Luckily we were able to give it a blast, all I can say is it was an impressive piece of kit. Simulators are always useful, obviously there is not a substitute for the real thing but it will always help with familiarisation of a circuit. As always very quickly it became competitive with Mike Simpson and I trading lap times for an entire afternoon, and my engineer Stephan spending a lot of time pirouetting. All good fun though and a great way to prepare for the weekend ahead.

Testing went well, the car was fast on old tyres. I was confident that would could be right up there challenging come qualifying. Ate was also on great form, his experience at Sepang was paying off as he was one of the fastest Bronze drivers of the weekend. We headed into qualifying fairly confident, however it turned out to be the closest session of the season…on the longest circuit. I put a lap together which put us P5 only three tenths off pole, once again the fastest Ginetta which was positive. I would have liked to have been in the top three, but with it being so close I couldn’t really complain.

Race Day! It was hot and sticky, the #67 Ginetta looked great as it elegantly sat on the grid awaiting the start. Ate opted to start the race for the first time this season, after gaining a lot of experience throughout this year, we decided it was time. We had a tough race, Ate did a great job and handed me the car in sixth place. The heat was starting to subside as the race progressed into the evening. I managed to put in some strong lap times and climb up to fourth place, the car felt awesome and I was certainly in the groove.

However it was too good to be true, with 15 minutes to go while hunting down a podium we lost a front wheel, something that has never happened to me in my five years of racing Ginetta’s. Unfortunately this curtailed our race. It was a tough pill to swallow after such a strong race. But I can’t complain, I have thoroughly enjoyed my time racing in Asia. We have met a lot of great people and had some fantastic results along the way.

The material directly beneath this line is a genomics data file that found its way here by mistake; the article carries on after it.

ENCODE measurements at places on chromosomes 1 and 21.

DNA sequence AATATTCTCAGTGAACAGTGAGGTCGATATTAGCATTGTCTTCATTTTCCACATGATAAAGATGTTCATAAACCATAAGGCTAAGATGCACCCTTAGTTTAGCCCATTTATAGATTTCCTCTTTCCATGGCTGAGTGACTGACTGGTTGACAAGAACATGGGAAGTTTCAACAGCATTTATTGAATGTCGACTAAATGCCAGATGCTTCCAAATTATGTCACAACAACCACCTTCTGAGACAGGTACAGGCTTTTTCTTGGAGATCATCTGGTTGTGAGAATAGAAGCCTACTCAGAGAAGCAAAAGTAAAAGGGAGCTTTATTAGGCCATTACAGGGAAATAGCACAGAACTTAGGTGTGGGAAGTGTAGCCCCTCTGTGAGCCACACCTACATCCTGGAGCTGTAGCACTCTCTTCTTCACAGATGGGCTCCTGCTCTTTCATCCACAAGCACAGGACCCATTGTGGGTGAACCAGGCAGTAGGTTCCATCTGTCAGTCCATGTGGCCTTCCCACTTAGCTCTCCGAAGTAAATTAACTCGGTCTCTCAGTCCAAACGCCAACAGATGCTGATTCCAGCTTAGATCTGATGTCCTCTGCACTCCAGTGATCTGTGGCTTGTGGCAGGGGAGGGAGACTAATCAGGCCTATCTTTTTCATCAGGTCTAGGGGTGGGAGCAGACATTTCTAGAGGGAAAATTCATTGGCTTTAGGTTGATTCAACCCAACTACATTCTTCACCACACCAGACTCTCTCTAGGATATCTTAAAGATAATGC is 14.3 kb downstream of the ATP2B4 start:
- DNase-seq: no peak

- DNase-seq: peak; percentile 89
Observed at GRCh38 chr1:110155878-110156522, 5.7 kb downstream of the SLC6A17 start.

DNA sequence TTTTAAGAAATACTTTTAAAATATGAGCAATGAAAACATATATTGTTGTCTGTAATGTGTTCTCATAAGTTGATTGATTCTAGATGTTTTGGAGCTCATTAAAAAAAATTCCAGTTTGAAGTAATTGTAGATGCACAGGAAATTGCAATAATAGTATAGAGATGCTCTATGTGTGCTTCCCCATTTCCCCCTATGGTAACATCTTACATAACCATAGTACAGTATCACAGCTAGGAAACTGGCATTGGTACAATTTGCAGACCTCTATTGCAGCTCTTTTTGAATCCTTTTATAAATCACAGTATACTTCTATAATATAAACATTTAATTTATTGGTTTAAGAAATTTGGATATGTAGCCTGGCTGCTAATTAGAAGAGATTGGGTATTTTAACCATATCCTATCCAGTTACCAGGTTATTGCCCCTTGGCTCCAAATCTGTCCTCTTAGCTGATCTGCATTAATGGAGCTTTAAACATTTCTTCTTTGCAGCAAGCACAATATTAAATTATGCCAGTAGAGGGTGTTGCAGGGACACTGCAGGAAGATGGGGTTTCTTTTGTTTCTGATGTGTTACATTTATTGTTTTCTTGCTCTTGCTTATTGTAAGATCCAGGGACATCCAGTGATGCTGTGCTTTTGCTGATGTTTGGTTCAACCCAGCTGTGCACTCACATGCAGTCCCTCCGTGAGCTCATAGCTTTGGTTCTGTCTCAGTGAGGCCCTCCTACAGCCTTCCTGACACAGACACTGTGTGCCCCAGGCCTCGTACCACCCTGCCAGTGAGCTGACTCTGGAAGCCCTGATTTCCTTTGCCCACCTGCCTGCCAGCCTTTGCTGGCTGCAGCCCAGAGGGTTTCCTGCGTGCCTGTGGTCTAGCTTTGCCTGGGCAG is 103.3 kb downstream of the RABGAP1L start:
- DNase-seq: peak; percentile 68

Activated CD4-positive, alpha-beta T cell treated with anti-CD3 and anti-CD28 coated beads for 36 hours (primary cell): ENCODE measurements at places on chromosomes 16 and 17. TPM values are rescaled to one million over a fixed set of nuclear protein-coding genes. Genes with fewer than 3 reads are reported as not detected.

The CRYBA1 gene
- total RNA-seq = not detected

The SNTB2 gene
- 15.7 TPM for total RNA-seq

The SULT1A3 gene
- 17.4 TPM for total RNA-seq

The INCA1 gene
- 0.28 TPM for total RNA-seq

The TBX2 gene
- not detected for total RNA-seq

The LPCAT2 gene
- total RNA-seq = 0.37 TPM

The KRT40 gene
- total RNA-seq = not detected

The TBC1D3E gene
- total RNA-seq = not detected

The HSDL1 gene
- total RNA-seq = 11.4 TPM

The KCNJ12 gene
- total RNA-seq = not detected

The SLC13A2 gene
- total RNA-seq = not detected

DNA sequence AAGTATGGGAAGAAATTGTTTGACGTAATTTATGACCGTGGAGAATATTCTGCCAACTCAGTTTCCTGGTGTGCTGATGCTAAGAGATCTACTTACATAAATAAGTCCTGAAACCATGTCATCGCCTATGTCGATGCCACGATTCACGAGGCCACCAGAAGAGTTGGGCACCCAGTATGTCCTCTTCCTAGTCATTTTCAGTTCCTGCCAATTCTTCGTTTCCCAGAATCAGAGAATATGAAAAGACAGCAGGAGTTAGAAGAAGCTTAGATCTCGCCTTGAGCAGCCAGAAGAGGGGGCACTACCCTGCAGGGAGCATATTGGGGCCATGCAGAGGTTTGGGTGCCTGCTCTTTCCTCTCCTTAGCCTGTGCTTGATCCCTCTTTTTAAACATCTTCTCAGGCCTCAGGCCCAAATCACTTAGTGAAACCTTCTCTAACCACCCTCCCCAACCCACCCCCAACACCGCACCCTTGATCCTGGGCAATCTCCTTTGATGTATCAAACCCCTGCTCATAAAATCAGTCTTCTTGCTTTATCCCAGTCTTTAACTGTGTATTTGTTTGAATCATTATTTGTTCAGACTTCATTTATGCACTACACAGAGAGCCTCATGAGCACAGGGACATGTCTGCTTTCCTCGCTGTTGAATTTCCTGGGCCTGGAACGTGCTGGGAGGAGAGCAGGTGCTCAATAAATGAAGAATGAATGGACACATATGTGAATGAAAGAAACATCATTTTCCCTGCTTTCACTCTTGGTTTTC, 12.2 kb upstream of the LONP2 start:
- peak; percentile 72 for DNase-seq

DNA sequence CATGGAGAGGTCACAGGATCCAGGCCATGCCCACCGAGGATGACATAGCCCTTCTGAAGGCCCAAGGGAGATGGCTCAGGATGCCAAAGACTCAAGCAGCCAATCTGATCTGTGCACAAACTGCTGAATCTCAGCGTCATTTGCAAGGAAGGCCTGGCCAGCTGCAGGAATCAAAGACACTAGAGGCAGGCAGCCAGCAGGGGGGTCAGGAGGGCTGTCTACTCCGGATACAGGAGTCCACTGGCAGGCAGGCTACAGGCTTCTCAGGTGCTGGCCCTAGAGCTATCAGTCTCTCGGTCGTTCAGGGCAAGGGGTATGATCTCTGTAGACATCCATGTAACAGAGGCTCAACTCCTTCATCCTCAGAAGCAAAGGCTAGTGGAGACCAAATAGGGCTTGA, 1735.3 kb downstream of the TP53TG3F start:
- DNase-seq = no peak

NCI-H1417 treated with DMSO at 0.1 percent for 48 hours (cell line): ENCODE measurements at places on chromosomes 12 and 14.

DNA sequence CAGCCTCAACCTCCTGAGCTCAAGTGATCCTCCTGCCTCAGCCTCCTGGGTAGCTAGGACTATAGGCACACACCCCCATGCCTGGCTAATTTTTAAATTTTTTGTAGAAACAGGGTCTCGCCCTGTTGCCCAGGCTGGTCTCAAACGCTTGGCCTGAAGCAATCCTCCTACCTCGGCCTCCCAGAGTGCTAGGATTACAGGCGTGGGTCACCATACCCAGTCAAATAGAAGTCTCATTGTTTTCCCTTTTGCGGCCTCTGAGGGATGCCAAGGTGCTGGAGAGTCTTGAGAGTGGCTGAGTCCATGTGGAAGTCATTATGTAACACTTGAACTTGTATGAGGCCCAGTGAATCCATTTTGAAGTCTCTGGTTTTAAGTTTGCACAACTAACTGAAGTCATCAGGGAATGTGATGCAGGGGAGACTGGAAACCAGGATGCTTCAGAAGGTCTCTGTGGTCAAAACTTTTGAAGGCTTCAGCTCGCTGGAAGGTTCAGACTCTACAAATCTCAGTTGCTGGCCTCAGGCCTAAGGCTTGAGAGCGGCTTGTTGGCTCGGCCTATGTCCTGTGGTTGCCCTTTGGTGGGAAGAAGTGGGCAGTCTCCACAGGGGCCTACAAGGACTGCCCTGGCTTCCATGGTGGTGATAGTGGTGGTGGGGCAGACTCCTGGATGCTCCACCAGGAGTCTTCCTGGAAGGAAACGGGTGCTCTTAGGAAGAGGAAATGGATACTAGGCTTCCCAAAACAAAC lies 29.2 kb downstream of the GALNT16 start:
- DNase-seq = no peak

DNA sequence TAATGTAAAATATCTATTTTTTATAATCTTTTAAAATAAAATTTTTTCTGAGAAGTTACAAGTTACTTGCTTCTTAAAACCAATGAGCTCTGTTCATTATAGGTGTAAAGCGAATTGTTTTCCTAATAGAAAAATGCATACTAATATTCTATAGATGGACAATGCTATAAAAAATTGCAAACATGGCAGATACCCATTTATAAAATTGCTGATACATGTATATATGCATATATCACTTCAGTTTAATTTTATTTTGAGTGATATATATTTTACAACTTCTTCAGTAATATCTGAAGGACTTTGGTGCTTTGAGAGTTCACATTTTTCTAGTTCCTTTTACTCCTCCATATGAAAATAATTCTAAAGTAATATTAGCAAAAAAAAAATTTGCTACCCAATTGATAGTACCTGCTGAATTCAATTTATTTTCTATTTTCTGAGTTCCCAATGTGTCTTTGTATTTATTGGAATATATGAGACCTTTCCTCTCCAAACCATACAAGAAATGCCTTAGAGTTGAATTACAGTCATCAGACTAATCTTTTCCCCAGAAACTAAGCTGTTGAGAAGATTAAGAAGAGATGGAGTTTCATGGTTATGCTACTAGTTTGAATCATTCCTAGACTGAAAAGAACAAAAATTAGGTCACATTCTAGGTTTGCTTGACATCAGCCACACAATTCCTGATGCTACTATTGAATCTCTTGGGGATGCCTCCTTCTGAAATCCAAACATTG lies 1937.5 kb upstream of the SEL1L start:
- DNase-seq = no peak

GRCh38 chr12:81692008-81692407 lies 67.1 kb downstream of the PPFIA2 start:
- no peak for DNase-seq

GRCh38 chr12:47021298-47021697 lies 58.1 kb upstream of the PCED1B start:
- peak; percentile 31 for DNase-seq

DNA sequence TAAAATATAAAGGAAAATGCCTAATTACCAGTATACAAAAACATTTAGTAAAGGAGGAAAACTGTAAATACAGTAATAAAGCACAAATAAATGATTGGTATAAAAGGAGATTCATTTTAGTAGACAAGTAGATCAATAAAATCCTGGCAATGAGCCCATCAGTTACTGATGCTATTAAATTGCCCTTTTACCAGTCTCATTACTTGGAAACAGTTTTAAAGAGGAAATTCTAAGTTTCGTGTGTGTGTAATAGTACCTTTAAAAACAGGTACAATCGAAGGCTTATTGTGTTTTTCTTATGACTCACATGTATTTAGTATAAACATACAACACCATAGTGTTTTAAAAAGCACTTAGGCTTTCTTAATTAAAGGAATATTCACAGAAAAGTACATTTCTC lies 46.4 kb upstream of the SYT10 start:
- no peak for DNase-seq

This won’t be the last you see of Ginetta in the Far East!


The Art Of Motor Racing - Jake Yorath Interview

The Art Of Motor Racing - Jake Yorath Interview

Those of you that follow the British GT championship will likely have encountered the work of Jake Yorath, the man behind the distinctive and dynamic prints that have adorned the series’ programmes throughout the 2016 season.

Ginetta cars are a fixture on the British GT grid and we’ve admired several of Jake’s interpretations of our cars, so we decided to go one step further and commission a unique print from the man himself.

As part of this work we spoke to Jake to find out a bit more about his work, starting with the story of how he came to be a designer and what specifically drew him to the field of motorsport. Like many of us, this journey began through a combination of coincidence, luck and outside influence.

“It started by accident. My dad was a hobby photographer and he won a Nikon camera in a competition when I was young. He already had an Olympus and so that found its way to me.”

As a man that grew up surrounded by motorsport books, motorsport videos, and who spent weekends at events like BTCC in the 90s, motorsport almost inevitably became a focus for Jake’s photography. Early experimentation with posting photos on the fledgling Flickr network led to a left-field query from a friend: “Have you considered becoming a graphic designer?”

Demonstrating a consistent line in self-deprecation, Jake elaborates. “It’s funny because I can’t even draw with my hands, really - when I try to sketch an idea out it usually looks completely different from how I initially saw it in my head, which I find quite frustrating. I find it quite funny that I can’t hand draw; somebody once said to me that I ‘get paid for colouring in’, which isn’t too far from the truth”.

How does a man that doesn’t like to operate a pencil approach the design process? “I begin with source material and produce a number of line-drawing refinements, starting with variations in lighting to highlight different elements. I like to keep to as few shades as possible and tend to use bold colours – too many shades and the intricacies of a design can be lost in the detail”